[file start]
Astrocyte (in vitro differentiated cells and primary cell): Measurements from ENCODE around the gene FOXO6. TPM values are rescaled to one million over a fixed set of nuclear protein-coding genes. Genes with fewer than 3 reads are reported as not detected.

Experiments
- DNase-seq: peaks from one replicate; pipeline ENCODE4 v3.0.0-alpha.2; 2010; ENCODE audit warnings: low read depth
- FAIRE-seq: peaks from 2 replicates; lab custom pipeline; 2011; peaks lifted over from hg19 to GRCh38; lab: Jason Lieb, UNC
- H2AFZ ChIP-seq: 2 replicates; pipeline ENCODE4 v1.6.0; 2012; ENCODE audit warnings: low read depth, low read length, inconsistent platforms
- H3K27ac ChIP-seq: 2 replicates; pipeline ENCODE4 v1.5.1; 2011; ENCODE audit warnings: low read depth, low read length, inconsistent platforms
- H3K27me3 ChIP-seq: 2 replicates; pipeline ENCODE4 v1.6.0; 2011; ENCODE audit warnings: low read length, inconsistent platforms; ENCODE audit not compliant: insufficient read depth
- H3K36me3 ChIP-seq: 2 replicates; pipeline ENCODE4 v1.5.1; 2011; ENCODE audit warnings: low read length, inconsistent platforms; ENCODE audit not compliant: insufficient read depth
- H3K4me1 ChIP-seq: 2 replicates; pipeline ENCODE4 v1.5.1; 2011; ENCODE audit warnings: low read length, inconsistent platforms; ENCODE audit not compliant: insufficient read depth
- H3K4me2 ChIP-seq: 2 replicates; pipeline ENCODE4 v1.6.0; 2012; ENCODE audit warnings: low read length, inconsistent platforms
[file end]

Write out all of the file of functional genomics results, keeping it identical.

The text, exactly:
Astrocyte (in vitro differentiated cells and primary cell): Measurements from ENCODE around the gene FOXO6. TPM values are rescaled to one million over a fixed set of nuclear protein-coding genes. Genes with fewer than 3 reads are reported as not detected.

Experiments
- DNase-seq: peaks from one replicate; pipeline ENCODE4 v3.0.0-alpha.2; 2010; ENCODE audit warnings: low read depth
- FAIRE-seq: peaks from 2 replicates; lab custom pipeline; 2011; peaks lifted over from hg19 to GRCh38; lab: Jason Lieb, UNC
- H2AFZ ChIP-seq: 2 replicates; pipeline ENCODE4 v1.6.0; 2012; ENCODE audit warnings: low read depth, low read length, inconsistent platforms
- H3K27ac ChIP-seq: 2 replicates; pipeline ENCODE4 v1.5.1; 2011; ENCODE audit warnings: low read depth, low read length, inconsistent platforms
- H3K27me3 ChIP-seq: 2 replicates; pipeline ENCODE4 v1.6.0; 2011; ENCODE audit warnings: low read length, inconsistent platforms; ENCODE audit not compliant: insufficient read depth
- H3K36me3 ChIP-seq: 2 replicates; pipeline ENCODE4 v1.5.1; 2011; ENCODE audit warnings: low read length, inconsistent platforms; ENCODE audit not compliant: insufficient read depth
- H3K4me1 ChIP-seq: 2 replicates; pipeline ENCODE4 v1.5.1; 2011; ENCODE audit warnings: low read length, inconsistent platforms; ENCODE audit not compliant: insufficient read depth
- H3K4me2 ChIP-seq: 2 replicates; pipeline ENCODE4 v1.6.0; 2012; ENCODE audit warnings: low read length, inconsistent platforms